Graduation Writing Requirement (GWR) Guidelines
To meet the needs of a highly evolving workforce that demands strong written communication skills, Montclair State graduates need to be able to write clearly and effectively. To accomplish this goal, students should have sustained engagement with writing throughout their undergraduate studies. Graduation Writing Requirement (GWR) courses provide students with the opportunity to become familiar with the various modes and genres of writing used within an academic discipline and to learn how the conventions and expectations for writing differ between disciplines.
GWR courses are based on the principles of writing in the disciplines (WID). A WID course is designed to both emphasize writing to learn and learning to write. WID courses thus strengthen student writing and, in the process, student capacity for intellectual inquiry. GWR courses are included in major requirements and are separate from the General Education curriculum.
Because writing varies considerably across the disciplines, word and page counts or numbers of papers are inappropriate criteria for evaluating WID courses. In addition, departments will need to decide which level of course is most appropriate for their majors. The following principles and characteristics provide a roadmap for designing new, or redesigning existing, courses to meet the GWR requirement at Montclair State:
Principles of WID:
1. Centrality of writing to the course.
Writing is an essential component of the course. Students not only complete writing assignments, but they also receive explicit instruction in disciplinary-specific writing.
Students receive effective and timely feedback from instructors and their peers and learn that writing is a social act. They also learn how to use feedback successfully.
Writing is a process; all writers revise their work to meet their objectives and the needs of the audience.
What is considered good writing varies according to the discipline. Students are introduced to discipline-specific ways of thinking, writing, and conducting research, and they complete multiple writing projects designed for different purposes and to communicate with a variety of audiences.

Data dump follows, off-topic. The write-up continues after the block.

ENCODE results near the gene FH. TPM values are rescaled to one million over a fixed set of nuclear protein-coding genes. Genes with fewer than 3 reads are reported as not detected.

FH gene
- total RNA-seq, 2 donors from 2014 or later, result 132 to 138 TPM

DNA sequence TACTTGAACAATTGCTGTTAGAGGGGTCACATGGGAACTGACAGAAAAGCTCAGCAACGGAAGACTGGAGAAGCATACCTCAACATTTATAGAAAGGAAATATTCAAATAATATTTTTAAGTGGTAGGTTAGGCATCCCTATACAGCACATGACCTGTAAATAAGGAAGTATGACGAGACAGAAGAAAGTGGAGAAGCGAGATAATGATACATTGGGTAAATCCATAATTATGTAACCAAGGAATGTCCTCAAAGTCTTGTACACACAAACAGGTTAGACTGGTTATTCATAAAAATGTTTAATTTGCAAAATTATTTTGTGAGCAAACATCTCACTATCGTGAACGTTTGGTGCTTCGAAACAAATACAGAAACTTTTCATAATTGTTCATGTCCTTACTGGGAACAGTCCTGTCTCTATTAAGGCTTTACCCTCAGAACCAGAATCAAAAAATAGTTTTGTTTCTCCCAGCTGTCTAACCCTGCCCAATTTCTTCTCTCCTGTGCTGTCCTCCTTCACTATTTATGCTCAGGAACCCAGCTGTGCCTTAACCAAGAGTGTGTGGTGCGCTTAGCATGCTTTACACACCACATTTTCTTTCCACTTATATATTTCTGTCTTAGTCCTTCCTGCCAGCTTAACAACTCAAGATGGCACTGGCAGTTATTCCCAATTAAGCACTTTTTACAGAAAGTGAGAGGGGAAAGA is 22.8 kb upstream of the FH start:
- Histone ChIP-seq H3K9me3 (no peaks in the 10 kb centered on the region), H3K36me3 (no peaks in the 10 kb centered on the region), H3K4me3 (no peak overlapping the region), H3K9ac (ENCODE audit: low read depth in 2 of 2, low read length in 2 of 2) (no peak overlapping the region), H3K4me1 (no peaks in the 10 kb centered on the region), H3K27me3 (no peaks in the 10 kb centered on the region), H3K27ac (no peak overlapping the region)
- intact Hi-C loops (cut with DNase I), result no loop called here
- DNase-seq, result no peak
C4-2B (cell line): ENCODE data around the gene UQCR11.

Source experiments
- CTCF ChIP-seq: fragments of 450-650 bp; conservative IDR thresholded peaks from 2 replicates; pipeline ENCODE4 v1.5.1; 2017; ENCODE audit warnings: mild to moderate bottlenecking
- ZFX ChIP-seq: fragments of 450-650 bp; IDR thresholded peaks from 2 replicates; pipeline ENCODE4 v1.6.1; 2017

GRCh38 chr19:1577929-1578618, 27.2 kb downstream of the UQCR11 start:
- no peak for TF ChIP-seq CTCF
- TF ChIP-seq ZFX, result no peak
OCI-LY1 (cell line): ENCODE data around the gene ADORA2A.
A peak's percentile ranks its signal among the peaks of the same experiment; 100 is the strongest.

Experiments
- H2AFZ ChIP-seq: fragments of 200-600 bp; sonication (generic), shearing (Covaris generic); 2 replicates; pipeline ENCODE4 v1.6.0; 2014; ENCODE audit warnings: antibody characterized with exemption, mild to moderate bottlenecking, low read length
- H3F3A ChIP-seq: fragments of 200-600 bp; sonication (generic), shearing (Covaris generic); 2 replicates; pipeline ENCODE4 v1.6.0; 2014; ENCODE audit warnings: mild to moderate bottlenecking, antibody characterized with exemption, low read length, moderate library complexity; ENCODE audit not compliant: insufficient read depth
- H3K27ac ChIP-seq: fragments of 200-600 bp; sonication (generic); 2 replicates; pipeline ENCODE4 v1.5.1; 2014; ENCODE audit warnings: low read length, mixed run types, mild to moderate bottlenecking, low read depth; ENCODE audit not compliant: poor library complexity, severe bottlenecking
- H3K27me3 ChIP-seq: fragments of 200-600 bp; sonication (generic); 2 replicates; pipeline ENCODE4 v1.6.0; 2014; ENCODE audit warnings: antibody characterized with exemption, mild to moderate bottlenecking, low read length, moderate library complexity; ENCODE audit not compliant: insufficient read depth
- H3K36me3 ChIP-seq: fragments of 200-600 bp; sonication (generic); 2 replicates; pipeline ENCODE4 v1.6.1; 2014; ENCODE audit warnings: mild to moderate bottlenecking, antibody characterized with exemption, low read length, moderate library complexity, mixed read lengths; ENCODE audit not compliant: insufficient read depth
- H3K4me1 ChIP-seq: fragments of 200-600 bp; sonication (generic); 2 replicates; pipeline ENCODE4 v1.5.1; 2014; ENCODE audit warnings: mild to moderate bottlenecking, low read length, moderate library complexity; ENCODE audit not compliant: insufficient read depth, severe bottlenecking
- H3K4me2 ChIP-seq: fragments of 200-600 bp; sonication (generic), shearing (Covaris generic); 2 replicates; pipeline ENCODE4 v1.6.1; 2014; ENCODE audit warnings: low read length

Characteristics of WID Courses:
1. Students write frequently throughout the semester.
Students are given regular practice in, and feedback on, their writing. Assignments will vary widely across disciplines and courses. Some examples are critical essays, lab reports, grant proposals, marketing plans, literature reviews, and research proposals. Assignments can be long or short or divided into sections (such as a major research project).
2. Students discuss the work they are doing as they move through the course.
Students respond to each other’s work. That may include presenting papers to the class, collaborating on assignments, posting drafts on Canvas, or writing blogs, among other possible activities. Students thus serve as real readers for each other’s work.
3. Students reflect on and improve their work as writers.
Students analyze their strengths and weaknesses and consider strategies for improvement. They become active participants in their own learning.
4. Students consider the roles and uses of writing in the discipline they are studying.
Students analyze the structures of various genres to become familiar with what is expected for both argumentation and documentation in their disciplines.